When To Feed Your Dog Sweetbreads
You should consider feeding your dog Sweetbreads if you are changing your dog to a fully raw/fresh food diet. Feed Sweetbreads at your usual meal time with other items your dog is used to eating.
If you want to make sure your dog is getting enough vitamins A and K, healthy Omega-3 fatty acids, or a protein boost, Sweetbreads are an option to consider.
Because Sweetbreads are enjoyed by dogs for their scent and flavor, they can often be used to tempt a picky dog to eat an otherwise normal meal.
This can be useful for a dog who hasn’t felt well or may be aging and having trouble smelling and tasting food as well as they used to.
When being trained or learning new tricks, the higher the reward, the better.
For this reason, using Sweetbreads as a nutritionally sound, high-reward treat is also a good choice for adding it to your dog’s diet.
Other Considerations When Feeding Your Dog Sweetbreads
Introduce Sweetbreads Slowly
Any major change to a dog’s diet may cause digestive upset. Introduce Sweetbreads slowly in very small amounts to help avoid this problem.
Consider starting by giving your dog small teaspoon-sized servings of Sweetbread during the day, and then build to your desired daily amount.
Introducing the food slowly creates a positive experience for your dog and prevents them from having negative side effects such as diarrhea.
Store Sweetbreads Correctly
Sweetbreads and other offal should be kept refrigerated or frozen until feeding.
Storing Sweetbreads at room temperature invites bacteria growth that can make an animal sick.
Sweetbreads can be served directly from the refrigerator or even served frozen.
To store Sweetbreads in your refrigerator, seal them in a plastic bag or another airtight container for only 1-2 days.
If you bought more Sweetbread than you can use in one day, you do not need to panic.
Simply cut the Sweetbreads into portions, wrap them with saran wrap or insert the pieces into a freezer bag, and deep freeze.
In a freezer, Sweetbreads can maintain their quality for several months.
Humans will not want to eat Sweetbreads that have been frozen as freezing changes the texture, but dogs are usually as excited to eat frozen or frozen and thawed Sweetbreads as they are fresh Sweetbreads from the market.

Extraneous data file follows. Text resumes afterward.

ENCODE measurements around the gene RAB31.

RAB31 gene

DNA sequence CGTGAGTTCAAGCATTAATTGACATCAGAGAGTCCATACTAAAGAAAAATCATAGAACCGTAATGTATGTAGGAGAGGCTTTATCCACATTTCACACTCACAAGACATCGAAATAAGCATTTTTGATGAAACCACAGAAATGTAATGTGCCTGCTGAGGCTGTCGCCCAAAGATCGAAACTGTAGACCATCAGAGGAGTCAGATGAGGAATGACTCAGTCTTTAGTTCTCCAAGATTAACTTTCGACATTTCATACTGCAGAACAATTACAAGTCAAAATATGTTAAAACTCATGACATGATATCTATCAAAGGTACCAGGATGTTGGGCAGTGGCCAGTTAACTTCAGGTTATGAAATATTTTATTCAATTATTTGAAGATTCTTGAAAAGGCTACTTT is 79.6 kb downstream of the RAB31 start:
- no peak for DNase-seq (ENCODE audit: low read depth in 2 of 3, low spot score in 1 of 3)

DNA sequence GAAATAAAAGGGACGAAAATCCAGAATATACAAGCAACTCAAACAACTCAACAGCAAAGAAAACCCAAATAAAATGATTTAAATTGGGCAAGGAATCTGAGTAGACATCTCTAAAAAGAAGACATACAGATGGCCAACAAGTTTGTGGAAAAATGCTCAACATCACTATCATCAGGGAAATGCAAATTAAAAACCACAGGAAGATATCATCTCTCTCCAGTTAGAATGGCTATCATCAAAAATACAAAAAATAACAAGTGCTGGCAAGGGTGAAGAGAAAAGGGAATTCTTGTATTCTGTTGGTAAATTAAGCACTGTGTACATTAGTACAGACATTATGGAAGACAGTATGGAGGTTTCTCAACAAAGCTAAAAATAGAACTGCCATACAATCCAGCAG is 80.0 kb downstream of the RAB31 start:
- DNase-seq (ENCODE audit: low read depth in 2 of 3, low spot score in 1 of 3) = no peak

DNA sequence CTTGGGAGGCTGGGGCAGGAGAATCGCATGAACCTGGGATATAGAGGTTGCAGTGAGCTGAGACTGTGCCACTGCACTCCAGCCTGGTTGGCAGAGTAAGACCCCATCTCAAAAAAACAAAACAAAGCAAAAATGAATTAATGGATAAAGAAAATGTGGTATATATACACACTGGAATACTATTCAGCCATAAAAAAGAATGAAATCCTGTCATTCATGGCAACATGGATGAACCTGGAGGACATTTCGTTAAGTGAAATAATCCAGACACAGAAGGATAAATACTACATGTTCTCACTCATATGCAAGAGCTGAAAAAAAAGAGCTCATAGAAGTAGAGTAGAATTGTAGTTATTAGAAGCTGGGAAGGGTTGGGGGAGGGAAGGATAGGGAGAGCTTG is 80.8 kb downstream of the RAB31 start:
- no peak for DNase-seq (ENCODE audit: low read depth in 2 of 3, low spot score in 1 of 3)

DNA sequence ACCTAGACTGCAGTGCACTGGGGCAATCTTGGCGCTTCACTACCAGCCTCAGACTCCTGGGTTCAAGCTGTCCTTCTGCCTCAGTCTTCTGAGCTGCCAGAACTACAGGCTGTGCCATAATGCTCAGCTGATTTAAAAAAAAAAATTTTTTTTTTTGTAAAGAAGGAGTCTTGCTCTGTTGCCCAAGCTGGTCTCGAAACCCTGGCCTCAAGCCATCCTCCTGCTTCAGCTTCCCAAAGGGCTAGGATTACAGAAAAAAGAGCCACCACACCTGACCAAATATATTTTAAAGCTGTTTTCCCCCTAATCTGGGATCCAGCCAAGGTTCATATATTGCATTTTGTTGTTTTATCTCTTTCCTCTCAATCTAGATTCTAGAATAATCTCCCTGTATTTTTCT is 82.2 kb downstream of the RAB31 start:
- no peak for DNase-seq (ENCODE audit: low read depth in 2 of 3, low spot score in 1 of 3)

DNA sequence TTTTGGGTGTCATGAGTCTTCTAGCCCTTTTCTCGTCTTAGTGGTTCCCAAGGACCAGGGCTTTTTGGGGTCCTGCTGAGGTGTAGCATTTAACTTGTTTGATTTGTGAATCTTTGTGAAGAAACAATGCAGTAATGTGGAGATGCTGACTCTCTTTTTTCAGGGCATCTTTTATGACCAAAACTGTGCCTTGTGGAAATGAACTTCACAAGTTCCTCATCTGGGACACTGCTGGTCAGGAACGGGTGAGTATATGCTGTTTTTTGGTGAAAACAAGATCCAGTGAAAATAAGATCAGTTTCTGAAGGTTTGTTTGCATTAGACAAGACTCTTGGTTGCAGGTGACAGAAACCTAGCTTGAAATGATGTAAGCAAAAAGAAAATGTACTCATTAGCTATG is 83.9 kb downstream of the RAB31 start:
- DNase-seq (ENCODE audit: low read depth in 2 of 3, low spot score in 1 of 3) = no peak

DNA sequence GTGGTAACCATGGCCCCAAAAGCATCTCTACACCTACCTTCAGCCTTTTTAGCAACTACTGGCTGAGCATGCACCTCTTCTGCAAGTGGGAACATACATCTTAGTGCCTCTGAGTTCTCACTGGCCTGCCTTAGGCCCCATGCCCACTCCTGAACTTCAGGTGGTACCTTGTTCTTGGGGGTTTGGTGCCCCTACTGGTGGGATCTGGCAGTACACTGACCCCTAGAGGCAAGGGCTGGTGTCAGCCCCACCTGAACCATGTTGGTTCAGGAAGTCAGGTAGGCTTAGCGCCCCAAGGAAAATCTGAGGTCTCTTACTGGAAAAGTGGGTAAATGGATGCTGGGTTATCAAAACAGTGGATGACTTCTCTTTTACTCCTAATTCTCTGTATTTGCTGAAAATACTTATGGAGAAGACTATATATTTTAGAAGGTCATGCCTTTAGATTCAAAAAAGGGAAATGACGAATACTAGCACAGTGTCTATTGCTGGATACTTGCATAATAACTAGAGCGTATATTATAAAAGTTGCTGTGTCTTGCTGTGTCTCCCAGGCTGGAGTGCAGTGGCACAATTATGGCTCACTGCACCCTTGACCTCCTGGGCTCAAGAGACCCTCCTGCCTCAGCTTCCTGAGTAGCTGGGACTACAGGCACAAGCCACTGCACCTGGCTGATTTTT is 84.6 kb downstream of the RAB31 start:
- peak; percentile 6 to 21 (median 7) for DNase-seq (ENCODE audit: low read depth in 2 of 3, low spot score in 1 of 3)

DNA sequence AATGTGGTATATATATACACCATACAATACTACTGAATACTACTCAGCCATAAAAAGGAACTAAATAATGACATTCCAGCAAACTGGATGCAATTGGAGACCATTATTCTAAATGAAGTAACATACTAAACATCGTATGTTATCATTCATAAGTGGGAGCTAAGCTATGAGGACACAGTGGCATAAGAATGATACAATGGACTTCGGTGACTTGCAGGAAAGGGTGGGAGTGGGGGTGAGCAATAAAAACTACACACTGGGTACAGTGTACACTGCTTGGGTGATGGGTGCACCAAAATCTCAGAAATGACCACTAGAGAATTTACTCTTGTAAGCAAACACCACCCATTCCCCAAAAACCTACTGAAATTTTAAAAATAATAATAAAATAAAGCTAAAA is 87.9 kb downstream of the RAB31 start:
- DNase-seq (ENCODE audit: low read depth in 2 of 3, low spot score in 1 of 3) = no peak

If You Have Questions, Call Your Veterinarian
This article has helped you learn about Sweetbread types, feeding suggestions, and storage.
If you have remaining questions or are planning to make major changes to your dog’s diet, consult with your veterinarian.
Your veterinarian can answer questions about food choices, help you determine the best amounts to feed based on your dog’s size and health, and help you if your dog’s digestive system doesn’t react well to eating Sweetbreads.
Sweetbreads, while pricier than some other offal choices make for a delicious and nutritious snack or meal ingredient for dogs.
Take your dog’s size and current diet into consideration when adding Sweetbreads, and remember to use them as part of a varied, well-rounded diet.
Other offal feeding guides you may want to read:
- Can Dogs Eat Heart?
- Can Dogs Eat Tongue?
- Can Dogs Eat Kidneys?
- Can Dogs Eat Tripe?
- Can Dogs Eat Spleen?
I am a practiced pet owner with decades of experience owning a number of different pets. I am also the main writer and chief editor here at Pet Educate; a site I created to share everything I’ve learned about pet ownership over the years and my extensive research along the way.